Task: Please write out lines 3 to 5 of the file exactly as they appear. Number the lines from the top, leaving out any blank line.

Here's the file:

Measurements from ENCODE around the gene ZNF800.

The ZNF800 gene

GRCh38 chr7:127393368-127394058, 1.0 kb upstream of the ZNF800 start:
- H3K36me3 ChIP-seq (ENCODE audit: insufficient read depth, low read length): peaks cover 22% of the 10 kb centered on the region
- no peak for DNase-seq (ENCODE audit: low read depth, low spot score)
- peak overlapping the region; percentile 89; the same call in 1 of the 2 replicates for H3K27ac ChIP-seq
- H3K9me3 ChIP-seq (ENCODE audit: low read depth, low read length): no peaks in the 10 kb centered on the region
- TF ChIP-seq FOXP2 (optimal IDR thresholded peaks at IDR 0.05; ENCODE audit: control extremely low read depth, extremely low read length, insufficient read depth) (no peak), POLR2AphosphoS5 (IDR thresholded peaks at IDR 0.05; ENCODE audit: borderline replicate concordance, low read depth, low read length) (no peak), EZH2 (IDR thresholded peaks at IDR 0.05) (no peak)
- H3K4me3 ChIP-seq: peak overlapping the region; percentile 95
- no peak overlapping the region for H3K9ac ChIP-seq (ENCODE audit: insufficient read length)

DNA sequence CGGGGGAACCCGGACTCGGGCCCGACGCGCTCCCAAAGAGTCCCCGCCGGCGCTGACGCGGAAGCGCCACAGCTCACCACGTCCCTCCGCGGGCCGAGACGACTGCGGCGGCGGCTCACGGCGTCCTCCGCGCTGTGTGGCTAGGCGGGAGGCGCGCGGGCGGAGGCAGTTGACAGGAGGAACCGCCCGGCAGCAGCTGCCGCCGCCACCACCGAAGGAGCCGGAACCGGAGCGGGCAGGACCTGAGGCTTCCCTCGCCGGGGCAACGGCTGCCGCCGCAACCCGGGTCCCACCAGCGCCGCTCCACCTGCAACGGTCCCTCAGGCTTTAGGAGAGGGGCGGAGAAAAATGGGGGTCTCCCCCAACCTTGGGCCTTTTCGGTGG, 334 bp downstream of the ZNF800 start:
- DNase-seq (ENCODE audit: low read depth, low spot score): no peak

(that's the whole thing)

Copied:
GRCh38 chr7:127393368-127394058, 1.0 kb upstream of the ZNF800 start:
- H3K36me3 ChIP-seq (ENCODE audit: insufficient read depth, low read length): peaks cover 22% of the 10 kb centered on the region
- no peak for DNase-seq (ENCODE audit: low read depth, low spot score)